How and When to Wean Your Child Off Breastfeeding

Ah, weaning. It is the breastfeeding topic that makes most women hesistant to ask for help. Many feel nervous because they feel they will be judged poorly or criticized, but there is nothing more important than being understood and acknowledged during this time. The mother's feelings can vary day-to-day in the decision to wean and being armed with information is key to her well-being and to the baby's.

Misconceptions About When to Wean

Mothers are often told to wean their babies when it is, in fact, not necessary. Here are some of those reasons:

  • The mother feels overwhelmed by her obligations to the baby.
  • The baby is teething.
  • The mother has mastitis--Weaning could make this worse.
  • The mother is going back to work.
  • The mother is ill, needs a particular medication or will have surgery. In most cases, breastfeeding can continue.
  • The baby is ill or will have surgery. The mother's milk will help the baby to bounce back faster.
  • Pregnancy.

Mothers and babies should wean when they are ready, whether it's been 3 weeks, 3 months, or 3 years. So many feelings are associated with weaning, but a mother should not be told by anyone else -- the baby's father, family, friends, even strangers -- that she has to wean.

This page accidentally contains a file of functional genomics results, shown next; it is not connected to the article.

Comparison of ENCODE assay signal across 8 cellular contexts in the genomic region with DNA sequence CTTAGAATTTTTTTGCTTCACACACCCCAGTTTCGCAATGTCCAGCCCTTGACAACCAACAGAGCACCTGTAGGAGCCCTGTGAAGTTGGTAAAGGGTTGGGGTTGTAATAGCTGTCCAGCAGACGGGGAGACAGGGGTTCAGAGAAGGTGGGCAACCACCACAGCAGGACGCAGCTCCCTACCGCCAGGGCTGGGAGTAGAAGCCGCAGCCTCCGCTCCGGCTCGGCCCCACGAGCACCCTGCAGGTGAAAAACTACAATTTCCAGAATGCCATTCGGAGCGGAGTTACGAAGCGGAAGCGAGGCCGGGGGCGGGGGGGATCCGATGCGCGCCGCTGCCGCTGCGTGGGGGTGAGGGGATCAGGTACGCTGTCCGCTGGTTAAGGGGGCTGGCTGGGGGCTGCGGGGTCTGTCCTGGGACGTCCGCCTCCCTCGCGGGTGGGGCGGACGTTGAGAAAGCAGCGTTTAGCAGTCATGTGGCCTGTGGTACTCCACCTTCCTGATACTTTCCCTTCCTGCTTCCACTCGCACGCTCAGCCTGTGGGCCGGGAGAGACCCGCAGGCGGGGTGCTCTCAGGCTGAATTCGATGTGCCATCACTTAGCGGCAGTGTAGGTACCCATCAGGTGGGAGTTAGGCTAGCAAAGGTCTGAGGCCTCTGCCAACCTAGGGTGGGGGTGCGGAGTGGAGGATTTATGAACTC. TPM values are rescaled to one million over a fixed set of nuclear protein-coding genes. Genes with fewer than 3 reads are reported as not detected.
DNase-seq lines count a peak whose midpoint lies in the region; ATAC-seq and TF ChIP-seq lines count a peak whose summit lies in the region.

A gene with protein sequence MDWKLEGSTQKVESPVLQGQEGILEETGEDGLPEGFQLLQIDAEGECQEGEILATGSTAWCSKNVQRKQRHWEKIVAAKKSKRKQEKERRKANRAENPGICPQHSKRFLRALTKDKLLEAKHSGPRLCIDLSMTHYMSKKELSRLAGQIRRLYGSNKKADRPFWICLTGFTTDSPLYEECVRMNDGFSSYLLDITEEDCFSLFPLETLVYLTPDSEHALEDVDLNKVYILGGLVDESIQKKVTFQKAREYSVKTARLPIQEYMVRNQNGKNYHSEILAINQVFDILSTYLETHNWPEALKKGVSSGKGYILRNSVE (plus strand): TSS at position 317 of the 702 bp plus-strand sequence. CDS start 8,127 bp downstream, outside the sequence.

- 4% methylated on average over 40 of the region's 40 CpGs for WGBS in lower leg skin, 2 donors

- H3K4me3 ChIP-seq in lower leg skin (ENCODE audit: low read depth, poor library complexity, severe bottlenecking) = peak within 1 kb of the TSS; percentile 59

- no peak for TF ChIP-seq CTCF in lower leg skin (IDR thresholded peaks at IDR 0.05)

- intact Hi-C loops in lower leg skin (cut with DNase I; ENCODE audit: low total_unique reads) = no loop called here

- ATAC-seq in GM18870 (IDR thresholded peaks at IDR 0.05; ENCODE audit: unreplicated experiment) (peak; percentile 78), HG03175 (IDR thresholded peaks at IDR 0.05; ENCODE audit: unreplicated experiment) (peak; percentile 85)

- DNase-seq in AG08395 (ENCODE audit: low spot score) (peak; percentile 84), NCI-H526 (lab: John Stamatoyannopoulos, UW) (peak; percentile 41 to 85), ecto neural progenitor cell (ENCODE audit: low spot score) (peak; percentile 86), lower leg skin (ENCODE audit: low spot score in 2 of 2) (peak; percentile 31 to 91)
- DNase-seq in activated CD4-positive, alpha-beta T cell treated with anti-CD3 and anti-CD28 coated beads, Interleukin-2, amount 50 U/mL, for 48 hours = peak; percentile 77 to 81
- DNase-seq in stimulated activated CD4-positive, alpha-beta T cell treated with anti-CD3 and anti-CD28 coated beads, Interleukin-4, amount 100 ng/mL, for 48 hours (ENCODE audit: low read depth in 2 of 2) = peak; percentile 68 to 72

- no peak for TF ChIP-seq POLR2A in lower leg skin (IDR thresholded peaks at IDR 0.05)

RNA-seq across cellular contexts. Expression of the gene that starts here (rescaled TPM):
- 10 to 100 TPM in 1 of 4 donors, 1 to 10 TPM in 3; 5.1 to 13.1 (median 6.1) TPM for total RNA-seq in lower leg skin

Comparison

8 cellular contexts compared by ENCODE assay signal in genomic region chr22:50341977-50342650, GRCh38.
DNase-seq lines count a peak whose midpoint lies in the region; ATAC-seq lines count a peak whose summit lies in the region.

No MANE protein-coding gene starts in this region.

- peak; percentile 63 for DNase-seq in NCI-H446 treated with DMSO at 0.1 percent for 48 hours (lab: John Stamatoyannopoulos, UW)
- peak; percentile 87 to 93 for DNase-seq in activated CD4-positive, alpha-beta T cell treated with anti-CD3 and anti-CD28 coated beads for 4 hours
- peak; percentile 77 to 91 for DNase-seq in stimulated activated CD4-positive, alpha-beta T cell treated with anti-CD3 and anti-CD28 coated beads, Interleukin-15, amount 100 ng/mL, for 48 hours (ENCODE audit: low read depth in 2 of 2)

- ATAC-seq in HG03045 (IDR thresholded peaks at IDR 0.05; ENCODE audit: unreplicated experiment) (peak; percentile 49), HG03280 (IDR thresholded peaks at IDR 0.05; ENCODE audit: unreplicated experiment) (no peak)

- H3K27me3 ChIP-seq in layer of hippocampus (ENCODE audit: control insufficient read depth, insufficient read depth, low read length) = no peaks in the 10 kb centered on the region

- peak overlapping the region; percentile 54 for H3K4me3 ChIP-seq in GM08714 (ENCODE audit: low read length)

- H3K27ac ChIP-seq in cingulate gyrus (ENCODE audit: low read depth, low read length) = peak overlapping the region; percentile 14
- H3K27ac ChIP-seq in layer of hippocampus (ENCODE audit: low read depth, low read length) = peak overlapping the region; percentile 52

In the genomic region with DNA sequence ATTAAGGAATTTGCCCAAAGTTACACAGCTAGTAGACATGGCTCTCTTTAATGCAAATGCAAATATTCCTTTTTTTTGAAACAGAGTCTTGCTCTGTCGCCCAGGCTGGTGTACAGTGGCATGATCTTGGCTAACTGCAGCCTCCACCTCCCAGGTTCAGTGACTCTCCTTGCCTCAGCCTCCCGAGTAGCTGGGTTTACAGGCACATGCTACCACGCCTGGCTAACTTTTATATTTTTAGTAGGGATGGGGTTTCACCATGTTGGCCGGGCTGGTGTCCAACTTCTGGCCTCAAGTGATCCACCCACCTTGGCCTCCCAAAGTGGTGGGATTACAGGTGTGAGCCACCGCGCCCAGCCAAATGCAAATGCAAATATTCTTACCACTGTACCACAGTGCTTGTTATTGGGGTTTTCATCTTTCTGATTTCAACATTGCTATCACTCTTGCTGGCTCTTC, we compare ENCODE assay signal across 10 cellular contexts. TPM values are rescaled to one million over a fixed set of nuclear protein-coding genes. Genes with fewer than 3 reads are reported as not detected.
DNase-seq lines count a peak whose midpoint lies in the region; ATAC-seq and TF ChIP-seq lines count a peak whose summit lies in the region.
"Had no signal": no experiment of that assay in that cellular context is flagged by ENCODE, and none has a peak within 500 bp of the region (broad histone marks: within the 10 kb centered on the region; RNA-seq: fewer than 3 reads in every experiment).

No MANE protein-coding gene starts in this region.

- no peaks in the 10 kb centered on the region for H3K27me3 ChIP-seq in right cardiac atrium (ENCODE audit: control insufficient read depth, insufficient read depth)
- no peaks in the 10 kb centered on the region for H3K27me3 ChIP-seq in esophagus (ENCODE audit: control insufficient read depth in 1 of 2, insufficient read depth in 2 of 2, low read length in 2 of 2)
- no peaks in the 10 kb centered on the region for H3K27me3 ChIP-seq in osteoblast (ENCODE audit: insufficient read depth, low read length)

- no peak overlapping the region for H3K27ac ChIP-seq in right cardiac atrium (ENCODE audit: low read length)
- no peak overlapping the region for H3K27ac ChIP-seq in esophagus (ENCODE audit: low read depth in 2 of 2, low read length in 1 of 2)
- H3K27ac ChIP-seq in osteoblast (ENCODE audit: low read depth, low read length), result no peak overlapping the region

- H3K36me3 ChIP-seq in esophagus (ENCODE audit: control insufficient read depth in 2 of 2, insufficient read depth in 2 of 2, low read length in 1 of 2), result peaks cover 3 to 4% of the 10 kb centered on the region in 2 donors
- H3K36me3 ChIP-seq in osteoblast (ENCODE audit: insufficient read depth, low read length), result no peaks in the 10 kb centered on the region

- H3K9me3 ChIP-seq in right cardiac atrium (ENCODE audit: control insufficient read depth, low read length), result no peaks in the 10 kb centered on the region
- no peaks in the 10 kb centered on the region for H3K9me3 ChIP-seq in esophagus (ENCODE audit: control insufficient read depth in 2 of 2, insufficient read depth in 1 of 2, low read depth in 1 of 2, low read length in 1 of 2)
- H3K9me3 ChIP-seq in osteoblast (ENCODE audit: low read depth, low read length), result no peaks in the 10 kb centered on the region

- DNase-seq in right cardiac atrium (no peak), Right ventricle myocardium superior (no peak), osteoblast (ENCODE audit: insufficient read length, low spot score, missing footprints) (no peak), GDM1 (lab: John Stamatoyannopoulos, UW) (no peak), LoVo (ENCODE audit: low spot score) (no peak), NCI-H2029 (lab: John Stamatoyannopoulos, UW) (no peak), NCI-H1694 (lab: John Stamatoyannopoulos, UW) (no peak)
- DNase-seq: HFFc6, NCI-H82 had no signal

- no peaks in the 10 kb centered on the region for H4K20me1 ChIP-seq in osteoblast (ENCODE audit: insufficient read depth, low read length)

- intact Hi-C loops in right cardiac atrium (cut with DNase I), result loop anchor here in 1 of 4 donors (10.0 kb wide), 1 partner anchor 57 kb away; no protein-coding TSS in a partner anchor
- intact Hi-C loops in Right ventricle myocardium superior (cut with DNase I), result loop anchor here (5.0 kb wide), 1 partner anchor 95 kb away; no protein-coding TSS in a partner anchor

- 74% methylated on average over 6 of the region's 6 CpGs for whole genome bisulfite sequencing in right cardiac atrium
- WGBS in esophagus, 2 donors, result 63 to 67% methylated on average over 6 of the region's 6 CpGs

How Do I Start Weaning?

The ideal way to wean is gradually. Dropping feedings, by skipping the entire feeding, one-at-a-time is best, giving each dropped feed 3 to 4 days to settle in (being very conservative, a mother could wait an entire week).

Gradual weaning will allow for the mother's milk supply to decrease slowly and she should not be uncomfortable or have severe engorgement. Obviously during this time, as breastfeedings are eliminated, the baby will need supplementation. If the baby is younger than 9 months old, he will most probably take bottles.

If he is older, 9 months to 1 year of age, he may be able to take a cup. With planned weaning, many women choose to stockpile their breast milk in the freezer well-ahead of time to make the transition easier for the baby.

Partial Weaning

Abrupt Weaning

Baby-Initiated Weaning

To make weaning as comfortable as possible, the mother should hand-express her milk just to comfort, use ice packs, watch her salt intake and drink only to thirst. The prescription drug Parlodel (to "dry-up" milk) is no longer given to weaning mothers. In 1994, the FDA reported serious adverse reactions to the drug, including strokes, seizures and a few deaths.

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